?Keep track of all my team’s tasks by using a project management app such as Asana or Trello. Take advantage of the Kanban method to visualize my workflow.

?Document processes, systems, and online calls through screenshot recording and keep this information in my files.

?Hire a virtual assistant to help me maximize my time. Give them tasks that are easy to handle to clear up my schedule.

?Use a version control software like GitHub to protect my site and revert back to an older version in case a bug is found.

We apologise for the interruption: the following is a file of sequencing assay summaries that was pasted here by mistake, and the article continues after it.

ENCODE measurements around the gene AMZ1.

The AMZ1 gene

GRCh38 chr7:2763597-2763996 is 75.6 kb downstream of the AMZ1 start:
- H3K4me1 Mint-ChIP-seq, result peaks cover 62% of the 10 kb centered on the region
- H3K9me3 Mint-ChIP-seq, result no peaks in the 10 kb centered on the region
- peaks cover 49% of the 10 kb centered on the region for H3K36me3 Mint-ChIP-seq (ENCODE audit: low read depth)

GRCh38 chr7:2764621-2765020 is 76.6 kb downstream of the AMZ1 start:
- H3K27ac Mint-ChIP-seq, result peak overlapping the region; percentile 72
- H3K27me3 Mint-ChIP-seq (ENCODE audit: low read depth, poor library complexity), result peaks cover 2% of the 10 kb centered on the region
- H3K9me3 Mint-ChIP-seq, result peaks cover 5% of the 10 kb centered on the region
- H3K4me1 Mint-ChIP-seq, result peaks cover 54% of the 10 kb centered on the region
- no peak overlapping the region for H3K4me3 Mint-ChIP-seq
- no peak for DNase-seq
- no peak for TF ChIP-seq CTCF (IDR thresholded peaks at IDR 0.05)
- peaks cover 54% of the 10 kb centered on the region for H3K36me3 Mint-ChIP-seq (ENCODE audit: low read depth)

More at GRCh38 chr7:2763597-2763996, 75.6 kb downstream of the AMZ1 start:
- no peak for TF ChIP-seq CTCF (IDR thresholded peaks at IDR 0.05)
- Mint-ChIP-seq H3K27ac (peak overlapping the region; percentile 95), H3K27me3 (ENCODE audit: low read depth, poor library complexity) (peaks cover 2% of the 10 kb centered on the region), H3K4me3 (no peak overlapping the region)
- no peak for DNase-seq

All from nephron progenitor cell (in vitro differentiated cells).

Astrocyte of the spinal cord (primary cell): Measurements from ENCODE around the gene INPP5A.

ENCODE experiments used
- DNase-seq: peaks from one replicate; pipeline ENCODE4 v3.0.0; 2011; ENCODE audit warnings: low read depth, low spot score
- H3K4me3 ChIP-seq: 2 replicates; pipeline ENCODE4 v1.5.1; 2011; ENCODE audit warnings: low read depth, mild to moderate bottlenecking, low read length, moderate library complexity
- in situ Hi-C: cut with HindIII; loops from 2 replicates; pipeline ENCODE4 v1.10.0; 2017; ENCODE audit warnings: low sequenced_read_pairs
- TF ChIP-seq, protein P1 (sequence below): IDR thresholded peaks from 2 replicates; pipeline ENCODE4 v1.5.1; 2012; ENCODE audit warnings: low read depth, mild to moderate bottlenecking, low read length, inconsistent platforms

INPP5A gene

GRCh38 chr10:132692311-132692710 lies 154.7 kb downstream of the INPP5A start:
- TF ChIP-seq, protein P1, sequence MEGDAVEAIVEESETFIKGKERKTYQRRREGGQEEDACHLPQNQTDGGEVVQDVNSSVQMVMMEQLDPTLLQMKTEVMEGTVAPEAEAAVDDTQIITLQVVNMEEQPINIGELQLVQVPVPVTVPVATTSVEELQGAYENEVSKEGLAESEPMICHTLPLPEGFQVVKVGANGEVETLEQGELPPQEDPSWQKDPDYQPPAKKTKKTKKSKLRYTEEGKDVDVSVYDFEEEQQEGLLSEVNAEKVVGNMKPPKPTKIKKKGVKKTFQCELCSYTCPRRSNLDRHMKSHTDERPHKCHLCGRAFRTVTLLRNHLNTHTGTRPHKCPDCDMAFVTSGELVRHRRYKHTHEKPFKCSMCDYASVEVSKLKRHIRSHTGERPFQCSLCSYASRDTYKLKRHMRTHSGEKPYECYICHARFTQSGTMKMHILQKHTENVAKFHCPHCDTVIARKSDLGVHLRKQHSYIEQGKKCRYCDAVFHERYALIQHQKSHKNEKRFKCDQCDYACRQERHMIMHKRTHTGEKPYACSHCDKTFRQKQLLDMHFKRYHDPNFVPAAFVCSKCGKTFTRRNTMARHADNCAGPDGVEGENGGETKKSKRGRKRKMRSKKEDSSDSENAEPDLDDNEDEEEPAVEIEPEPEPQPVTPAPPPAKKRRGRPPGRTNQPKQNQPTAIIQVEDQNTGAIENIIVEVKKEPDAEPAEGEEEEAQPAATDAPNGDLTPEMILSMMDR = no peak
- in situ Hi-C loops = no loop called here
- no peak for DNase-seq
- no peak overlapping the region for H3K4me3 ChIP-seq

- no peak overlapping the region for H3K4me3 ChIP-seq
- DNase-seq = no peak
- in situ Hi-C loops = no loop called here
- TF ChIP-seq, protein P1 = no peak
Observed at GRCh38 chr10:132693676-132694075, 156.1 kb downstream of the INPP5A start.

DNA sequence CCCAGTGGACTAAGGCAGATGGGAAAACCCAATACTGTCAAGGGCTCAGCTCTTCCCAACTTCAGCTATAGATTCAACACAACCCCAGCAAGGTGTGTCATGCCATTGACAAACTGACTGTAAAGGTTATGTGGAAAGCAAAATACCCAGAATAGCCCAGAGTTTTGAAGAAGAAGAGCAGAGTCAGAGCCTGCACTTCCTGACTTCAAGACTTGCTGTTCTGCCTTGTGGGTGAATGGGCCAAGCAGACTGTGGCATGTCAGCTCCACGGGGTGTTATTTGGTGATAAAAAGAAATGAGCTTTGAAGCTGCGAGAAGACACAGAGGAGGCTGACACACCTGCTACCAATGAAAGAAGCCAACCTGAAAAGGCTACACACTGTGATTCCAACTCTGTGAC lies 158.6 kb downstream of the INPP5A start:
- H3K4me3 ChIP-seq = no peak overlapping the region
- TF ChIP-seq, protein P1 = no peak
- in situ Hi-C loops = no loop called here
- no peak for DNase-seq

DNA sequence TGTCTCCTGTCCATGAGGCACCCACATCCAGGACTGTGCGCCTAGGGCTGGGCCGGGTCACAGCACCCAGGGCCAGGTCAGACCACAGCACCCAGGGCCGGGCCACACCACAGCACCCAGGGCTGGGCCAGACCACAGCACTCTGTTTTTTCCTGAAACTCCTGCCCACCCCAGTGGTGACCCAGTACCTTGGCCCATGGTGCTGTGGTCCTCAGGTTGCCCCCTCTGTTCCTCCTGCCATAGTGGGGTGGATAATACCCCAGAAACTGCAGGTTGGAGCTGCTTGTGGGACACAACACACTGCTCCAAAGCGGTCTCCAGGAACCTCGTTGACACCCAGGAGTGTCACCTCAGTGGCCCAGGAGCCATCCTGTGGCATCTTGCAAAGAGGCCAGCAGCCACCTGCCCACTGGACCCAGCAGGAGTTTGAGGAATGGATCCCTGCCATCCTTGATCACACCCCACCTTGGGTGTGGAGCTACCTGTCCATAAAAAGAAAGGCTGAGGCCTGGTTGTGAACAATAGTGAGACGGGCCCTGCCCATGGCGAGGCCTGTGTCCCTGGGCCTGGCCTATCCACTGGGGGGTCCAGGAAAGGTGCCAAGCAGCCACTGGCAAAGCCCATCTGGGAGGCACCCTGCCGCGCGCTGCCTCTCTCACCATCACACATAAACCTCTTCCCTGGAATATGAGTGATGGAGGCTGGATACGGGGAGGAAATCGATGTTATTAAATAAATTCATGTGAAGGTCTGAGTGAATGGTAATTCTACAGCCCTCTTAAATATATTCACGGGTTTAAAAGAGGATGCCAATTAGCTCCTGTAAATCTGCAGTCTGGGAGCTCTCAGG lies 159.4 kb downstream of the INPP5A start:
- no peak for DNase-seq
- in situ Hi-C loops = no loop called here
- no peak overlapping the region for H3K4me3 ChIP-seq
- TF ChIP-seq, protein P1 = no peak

?Subscribe at Leverage to get access to a pool of talented professionals who can help me accomplish tasks from booking plane tickets to designing my new website.

About Nick Sonnerberg

A serial entrepreneur with a passion for creating companies that disrupt the way people live. Nick is the co-founder of Leverage, founder and CEO of Efficient Frontier Solutions, Inc. contributor, and the co-author of the book Idea to Execution.

Before making the jump to the startup technology space, Nick spent more than eight years on Wall Street as a high-frequency algorithmic trader. His personal mission is to help busy entrepreneurs and executives optimize their lives in a meaningful way and help them go from idea to execution in as few steps as possible.

In addition to his professional interests, Nick is an avid chess player, traveler, and athlete.